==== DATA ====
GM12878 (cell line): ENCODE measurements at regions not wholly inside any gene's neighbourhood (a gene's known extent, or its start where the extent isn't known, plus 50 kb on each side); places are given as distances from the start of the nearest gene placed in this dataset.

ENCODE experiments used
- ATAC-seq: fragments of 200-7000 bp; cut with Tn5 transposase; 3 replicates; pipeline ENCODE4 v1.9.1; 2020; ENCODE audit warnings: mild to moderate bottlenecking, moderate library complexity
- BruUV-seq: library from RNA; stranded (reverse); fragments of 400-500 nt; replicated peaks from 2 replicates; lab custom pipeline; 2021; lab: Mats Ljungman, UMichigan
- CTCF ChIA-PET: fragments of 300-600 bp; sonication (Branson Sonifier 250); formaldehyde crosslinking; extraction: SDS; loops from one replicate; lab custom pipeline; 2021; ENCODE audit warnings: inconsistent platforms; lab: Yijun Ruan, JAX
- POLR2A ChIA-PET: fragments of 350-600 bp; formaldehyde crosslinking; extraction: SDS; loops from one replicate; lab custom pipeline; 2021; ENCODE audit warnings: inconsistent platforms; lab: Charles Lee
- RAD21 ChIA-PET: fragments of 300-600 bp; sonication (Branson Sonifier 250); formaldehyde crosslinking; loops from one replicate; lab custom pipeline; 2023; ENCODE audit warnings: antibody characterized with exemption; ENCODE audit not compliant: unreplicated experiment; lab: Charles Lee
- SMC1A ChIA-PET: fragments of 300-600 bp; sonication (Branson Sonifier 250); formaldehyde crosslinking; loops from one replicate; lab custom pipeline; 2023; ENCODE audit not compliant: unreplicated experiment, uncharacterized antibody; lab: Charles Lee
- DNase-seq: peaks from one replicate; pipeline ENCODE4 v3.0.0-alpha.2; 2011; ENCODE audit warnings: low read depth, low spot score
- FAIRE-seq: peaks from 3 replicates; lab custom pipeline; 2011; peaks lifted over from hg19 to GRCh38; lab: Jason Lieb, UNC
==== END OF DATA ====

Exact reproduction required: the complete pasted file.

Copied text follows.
GM12878 (cell line): ENCODE measurements at regions not wholly inside any gene's neighbourhood (a gene's known extent, or its start where the extent isn't known, plus 50 kb on each side); places are given as distances from the start of the nearest gene placed in this dataset.

ENCODE experiments used
- ATAC-seq: fragments of 200-7000 bp; cut with Tn5 transposase; 3 replicates; pipeline ENCODE4 v1.9.1; 2020; ENCODE audit warnings: mild to moderate bottlenecking, moderate library complexity
- BruUV-seq: library from RNA; stranded (reverse); fragments of 400-500 nt; replicated peaks from 2 replicates; lab custom pipeline; 2021; lab: Mats Ljungman, UMichigan
- CTCF ChIA-PET: fragments of 300-600 bp; sonication (Branson Sonifier 250); formaldehyde crosslinking; extraction: SDS; loops from one replicate; lab custom pipeline; 2021; ENCODE audit warnings: inconsistent platforms; lab: Yijun Ruan, JAX
- POLR2A ChIA-PET: fragments of 350-600 bp; formaldehyde crosslinking; extraction: SDS; loops from one replicate; lab custom pipeline; 2021; ENCODE audit warnings: inconsistent platforms; lab: Charles Lee
- RAD21 ChIA-PET: fragments of 300-600 bp; sonication (Branson Sonifier 250); formaldehyde crosslinking; loops from one replicate; lab custom pipeline; 2023; ENCODE audit warnings: antibody characterized with exemption; ENCODE audit not compliant: unreplicated experiment; lab: Charles Lee
- SMC1A ChIA-PET: fragments of 300-600 bp; sonication (Branson Sonifier 250); formaldehyde crosslinking; loops from one replicate; lab custom pipeline; 2023; ENCODE audit not compliant: unreplicated experiment, uncharacterized antibody; lab: Charles Lee
- DNase-seq: peaks from one replicate; pipeline ENCODE4 v3.0.0-alpha.2; 2011; ENCODE audit warnings: low read depth, low spot score
- FAIRE-seq: peaks from 3 replicates; lab custom pipeline; 2011; peaks lifted over from hg19 to GRCh38; lab: Jason Lieb, UNC